What were your main compositional- and production-challenges in the beginning and how have they changed over time?
Composition and production to me are connected by the thread of its context, where / how / when to record and play. When I started recording, especially under the moniker Je Suis Le Petit Chevalier, I was very excited by the cassette scene, which allowed me to release almost everything I was recording. I felt a lot of support from that scene and it is because of them that I do what I do now. Spending time in the cassette scene was very invigorating and allowed me to discover my music practice step by step. I am always a bit skeptical by instant exposure. What can you control of it? I believe in the learning of making errors, and being underground is a good way to have the time to play with mistakes in your creativity.
Now, I am more focussed on releasing less and taking more time for each project, but it’s important to me that the roots of this selective process are in this overly productive self-releasing scene. The fact that I still self- release my records on Shelter Press is not by chance. It’s a way for me to keep that spirit in mind. The fact that we are two people running Shelter Press, Bartolomé and me, is also very important, because it means that I can confront what I do to the judgment and trust of someone else, someone who can tell me «your album still feels a bit unresolved», etc … The challenge is always also this: sharing your music with the musicians you admire and love. Their feedback is always very important to me.
What was your first studio like? How and for what reasons has your set-up evolved over the years and what are currently some of the most important pieces of gear for you?
I never had a proper studio. I mostly record with my iphone, sometimes a Zoom, and my computer. My studio is nomadic and swallows the landscapes it crosses. I love the sound of a Fender Rhodes but I don’t own one, I enjoy recording fires, birds and discussions. I love to record voices under a blanket to keep a very muffled sound. I work a lot on my music on the train, with headphones. I recorded at EMS studio in Stockholm and that was a great experience though, playing with Buchlas and the SERGE. I will go the electronic studio in Melbourne this Summer and I am very excited about that, too.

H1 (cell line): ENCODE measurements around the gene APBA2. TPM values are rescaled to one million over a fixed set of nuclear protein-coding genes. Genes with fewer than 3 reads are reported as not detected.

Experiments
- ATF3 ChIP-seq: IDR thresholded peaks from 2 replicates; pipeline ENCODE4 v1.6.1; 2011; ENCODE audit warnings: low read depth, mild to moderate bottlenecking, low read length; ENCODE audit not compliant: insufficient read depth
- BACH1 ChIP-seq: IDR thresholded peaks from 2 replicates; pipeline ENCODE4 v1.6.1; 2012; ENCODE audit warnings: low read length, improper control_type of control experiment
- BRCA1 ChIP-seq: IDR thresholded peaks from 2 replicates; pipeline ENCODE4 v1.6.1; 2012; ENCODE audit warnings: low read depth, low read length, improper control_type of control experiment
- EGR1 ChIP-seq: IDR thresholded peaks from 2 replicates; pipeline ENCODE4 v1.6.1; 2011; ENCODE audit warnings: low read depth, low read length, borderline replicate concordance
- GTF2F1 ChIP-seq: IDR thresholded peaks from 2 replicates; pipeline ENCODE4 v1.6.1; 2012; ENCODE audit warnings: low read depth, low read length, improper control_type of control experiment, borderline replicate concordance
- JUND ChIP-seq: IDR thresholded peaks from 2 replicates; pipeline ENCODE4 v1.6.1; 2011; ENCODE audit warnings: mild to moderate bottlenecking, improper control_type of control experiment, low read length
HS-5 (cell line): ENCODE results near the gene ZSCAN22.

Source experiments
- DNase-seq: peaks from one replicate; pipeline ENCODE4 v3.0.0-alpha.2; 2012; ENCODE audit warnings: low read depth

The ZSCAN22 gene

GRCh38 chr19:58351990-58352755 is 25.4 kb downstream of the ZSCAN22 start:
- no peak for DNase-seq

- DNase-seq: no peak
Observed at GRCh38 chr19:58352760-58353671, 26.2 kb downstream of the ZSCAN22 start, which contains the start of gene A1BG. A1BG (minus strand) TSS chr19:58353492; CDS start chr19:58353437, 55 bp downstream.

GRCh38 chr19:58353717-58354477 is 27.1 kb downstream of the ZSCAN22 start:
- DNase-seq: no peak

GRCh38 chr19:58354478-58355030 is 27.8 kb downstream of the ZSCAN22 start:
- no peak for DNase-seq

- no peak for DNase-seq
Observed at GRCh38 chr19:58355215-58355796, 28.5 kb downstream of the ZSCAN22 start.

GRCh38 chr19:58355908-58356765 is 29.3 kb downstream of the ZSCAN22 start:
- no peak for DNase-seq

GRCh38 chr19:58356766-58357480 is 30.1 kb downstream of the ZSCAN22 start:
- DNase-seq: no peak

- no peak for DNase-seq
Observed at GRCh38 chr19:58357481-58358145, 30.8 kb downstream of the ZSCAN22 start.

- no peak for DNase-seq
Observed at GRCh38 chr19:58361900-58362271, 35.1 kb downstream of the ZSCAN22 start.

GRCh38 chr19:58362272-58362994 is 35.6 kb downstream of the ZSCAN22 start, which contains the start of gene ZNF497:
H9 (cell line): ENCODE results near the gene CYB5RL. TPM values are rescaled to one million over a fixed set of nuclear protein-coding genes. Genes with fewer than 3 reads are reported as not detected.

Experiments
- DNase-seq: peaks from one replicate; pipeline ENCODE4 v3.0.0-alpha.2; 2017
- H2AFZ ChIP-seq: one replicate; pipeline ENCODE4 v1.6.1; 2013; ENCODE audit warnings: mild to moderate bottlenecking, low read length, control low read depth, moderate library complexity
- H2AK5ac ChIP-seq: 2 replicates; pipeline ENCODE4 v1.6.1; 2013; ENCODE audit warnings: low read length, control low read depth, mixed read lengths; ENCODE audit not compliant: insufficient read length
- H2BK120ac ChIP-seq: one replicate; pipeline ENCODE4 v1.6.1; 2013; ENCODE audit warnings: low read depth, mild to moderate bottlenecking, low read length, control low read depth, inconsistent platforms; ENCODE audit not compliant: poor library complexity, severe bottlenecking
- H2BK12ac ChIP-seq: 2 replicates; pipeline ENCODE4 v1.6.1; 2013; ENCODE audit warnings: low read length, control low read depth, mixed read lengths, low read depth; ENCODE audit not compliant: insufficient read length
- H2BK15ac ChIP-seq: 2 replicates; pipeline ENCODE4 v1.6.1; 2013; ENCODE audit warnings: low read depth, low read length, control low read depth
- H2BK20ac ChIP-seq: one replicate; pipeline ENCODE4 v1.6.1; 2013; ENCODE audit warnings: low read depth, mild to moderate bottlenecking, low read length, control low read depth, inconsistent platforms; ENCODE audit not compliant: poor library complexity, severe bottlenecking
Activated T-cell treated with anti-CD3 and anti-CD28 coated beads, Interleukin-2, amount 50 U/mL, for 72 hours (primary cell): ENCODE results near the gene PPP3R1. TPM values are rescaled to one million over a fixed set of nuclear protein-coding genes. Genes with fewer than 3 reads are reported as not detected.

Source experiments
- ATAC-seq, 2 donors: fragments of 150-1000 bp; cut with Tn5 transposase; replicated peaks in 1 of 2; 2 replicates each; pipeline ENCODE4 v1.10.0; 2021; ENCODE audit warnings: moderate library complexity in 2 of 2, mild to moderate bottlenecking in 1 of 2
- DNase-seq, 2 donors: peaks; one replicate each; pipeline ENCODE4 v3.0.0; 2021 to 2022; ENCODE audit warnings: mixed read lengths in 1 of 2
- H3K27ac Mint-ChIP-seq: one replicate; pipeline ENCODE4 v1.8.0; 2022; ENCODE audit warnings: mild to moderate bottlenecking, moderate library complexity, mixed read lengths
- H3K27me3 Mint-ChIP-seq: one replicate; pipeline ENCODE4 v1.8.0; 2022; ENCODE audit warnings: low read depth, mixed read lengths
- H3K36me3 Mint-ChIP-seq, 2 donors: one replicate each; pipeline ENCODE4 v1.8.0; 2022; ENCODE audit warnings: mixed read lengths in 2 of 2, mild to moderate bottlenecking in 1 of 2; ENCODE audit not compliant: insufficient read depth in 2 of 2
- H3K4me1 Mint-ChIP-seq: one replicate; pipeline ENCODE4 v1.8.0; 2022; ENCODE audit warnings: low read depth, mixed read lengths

How do you make use of technology? In terms of the feedback mechanism between technology and creativity, what do humans excel at, what do machines excel at?
I am a sucker with technology. I bought Logic Pro last year, until then I was using only garage band. I love to use machines I don’t understand. I use machines in an empirical way, very rarely reading the manuals. I wish I could drive that way without killing myself. If I could do that I would have had my driving license for a long time (which I don't)!
I am not against technology, it’s just that I love to receive from them a certain sense of mystery and facility, wich is often an antagonism. But, for example, last November, I had great conversations with a mid-size Buchla (I don’t remember the exact name) at EMS last November. I felt like aliens were speaking through it.
Production tools, from instruments to complex software environments, contribute to the compositional process. How does this manifest itself in your work? Can you describe the co-authorship between yourself and your tools?
Sampling is good. I have no problems using midi sounds, or picking sentences in books that I enjoy reading for my lyrics. I love the Beat Generation because of that. I like to borrow things. To make cut- ups. Also, as a woman, I feel it’s important to re-interpret, re-phrase things or sounds that were said by men, and perform a «sex change» operation on them.
Collaborations can take on many forms. What role do they play in your approach and what are your preferred ways of engaging with other creatives through, for example, file sharing, jamming or just talking about ideas?
My first way of collaborating was creating Shelter Press with Bartolomé Sanson, we are on a daily dialogue basis, opening our house to the people we’re making books and records with. I was also an art professor for the past five years of my life and seing art students every week is a strong way to exchange ideas and practices. I love to listen the mixes and podcasts my friends make, it’s a lovely way to discover new music that I never heard of.
My collaborations with the musician Jefre Cantu Ledesma, but also with the contemporary dancer Elise Ladoué are great ways to push myself into other creative territories.